The loss of sump volume by evaporation will tend to increase the concentration of the coolant overtime. Many companies have stated they do one of the following to compensate for the coolant loss:
- Add straight water
- Add a preset concentration as if they are filling the tank from empty
- Add a low concentration of coolant to reduce the current concentration.
While each of these methods can easily meet the volume requirement, they can also adversely affect the concentration or pH level. The best way to verify the concentration is within parameters is through testing, recording data over time, and analyzing the results. With enough data you can extrapolate the expected concentration change of an individual machine doing the same processes with the same metal each day. The key to the is “an individual machine doing the same processes with the same metal each day.” Not all machines do the same process or the same metals every day. Even the same metal can have different characteristics depending on the manufacturing process. An example is one batch being oily and the next is not. There are many variables that can affect the metal working fluid and that’s why it is recommended to test, record, and analyze findings on a scheduled basis. The more variables that are removed from this equation will reduce the frequency of tests that need to be performed.
Experts in the metal working fluid industry also state that it is good practice to do an analysis of your tap water on a routine basis. Many coolant manufactures offer this service at no charge. Samples should be taken from all water sources used to mix with coolant concentrate. Recording the test results gives the opportunity to develop trends. Tap water composition can be in a constant state of change based on external factors. (Run off from salt on the roads, fertilizers, city water treatment changes, etc.) If plants are using Deionized (DI) or Reverse Osmosis (RO) water for their main or supplemental water supply, testing these sources is recommended as well. How do you know if your DI/RO systems are working properly without testing them.
A basic water analysis should show, at minimum, the pH level, the amount/type of bacteria, any suspended materials, mineral composition, and other chemicals in your water. This information will be helpful if a problem develops with in the coolant’s longevity or effectiveness.
The most widely used tools for internal testing for pH and concentration are pH strips and a refractometer respectively. Both tools are easy to learn and use. Purchasing of pH strips can be done through local retailers as well as online. Coolant manufactures have suggested a digital refractometer is best for accuracy. Ask the plant coolant representative which digital refractometer they would recommend. The coolant representative can also provide you with the coolants refraction index which will be required to determine the sumps coolant concentration.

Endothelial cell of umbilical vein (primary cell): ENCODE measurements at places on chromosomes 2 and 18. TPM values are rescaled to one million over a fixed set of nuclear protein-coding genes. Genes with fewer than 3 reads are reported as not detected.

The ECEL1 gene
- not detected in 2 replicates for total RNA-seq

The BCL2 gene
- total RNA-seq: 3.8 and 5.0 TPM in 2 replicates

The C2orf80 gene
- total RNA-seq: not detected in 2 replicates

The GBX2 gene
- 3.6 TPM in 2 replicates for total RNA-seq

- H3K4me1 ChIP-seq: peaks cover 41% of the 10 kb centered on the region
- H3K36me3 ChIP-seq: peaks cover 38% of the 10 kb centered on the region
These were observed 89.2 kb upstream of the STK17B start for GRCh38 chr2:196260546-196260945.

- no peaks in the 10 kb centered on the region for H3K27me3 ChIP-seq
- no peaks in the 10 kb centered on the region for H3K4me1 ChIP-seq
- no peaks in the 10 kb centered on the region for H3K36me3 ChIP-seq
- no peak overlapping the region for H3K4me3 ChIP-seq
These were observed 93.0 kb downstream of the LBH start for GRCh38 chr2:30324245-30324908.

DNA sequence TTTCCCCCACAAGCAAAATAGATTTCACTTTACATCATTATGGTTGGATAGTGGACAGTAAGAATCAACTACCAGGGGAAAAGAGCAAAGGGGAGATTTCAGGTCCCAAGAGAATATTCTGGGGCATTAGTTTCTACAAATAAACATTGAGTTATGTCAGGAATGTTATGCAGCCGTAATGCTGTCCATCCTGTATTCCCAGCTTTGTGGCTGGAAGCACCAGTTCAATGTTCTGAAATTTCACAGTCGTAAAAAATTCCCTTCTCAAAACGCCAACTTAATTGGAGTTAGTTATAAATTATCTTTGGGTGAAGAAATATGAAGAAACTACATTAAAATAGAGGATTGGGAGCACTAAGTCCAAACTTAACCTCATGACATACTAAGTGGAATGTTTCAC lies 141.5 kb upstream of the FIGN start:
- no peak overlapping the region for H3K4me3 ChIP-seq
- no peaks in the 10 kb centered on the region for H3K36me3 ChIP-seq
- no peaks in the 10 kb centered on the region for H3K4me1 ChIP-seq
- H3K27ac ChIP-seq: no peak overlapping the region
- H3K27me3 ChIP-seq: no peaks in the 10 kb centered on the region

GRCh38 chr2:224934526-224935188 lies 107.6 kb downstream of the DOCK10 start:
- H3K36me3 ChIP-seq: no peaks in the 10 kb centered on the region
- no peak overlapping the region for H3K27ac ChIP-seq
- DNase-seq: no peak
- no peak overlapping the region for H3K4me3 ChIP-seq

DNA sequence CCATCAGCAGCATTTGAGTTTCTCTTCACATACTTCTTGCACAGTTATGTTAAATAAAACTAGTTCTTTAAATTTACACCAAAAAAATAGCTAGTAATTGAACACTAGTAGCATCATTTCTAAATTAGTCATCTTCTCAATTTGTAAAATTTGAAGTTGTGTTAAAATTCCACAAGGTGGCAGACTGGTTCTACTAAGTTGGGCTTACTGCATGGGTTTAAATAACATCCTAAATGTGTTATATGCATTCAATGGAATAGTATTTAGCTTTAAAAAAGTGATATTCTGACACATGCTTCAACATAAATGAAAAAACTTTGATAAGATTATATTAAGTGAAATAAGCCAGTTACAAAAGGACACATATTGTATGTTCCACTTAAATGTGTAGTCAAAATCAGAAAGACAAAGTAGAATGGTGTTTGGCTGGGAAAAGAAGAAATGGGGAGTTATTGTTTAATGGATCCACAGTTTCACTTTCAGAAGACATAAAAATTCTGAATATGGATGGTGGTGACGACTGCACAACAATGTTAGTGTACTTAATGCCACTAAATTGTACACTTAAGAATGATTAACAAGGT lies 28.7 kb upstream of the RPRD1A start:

Fluid used for testing is a potential variable. Consistent testing locations ensure accuracy of test results when comparing to previous tests. Industry experts state that it’s best to sample the fluid from somewhere around the machine tool spindle. Fill a small clear container with fluid from the spindle area and let it sit for 30 minutes to allow the solids to move to the bottom and any free oil to move to the top. After the fluid separation, use an eye dropper to extract fluid from the center of the container and perform the refraction and the pH tests. With some coolants, having the container sit a little longer can give an idea as to the amount of suspended solids and non-emulsified oils that are in your sump.
Many coolant manufacturers recommend using tap water when the sump is completely refreshed; cleaned out and all the metal working fluid is replaced. At the same time, they will recommend RO or DI water each time the coolant tank is topped-off. RO or DI water reduces the amount of additional chemicals, minerals, etc. you are adding to your sump.
There is another important factor here that even the most experienced industry professional can overlook and that is the mixing of coolant. When using a mixer, check the concentration periodically to verify the new coolant mix is what you are expecting.
If mixing by hand, it is highly recommended to add the coolant concentrate to the water. It is best to not adjust the sumps concentration by adding only water or only coolant concentrate directly to the sump. The preferred method would be to add pre-mixed fluid. Even if the concentration is exceedingly high, adding a very light dilution of pre-mixed coolant is the best way to bring the concentration into range.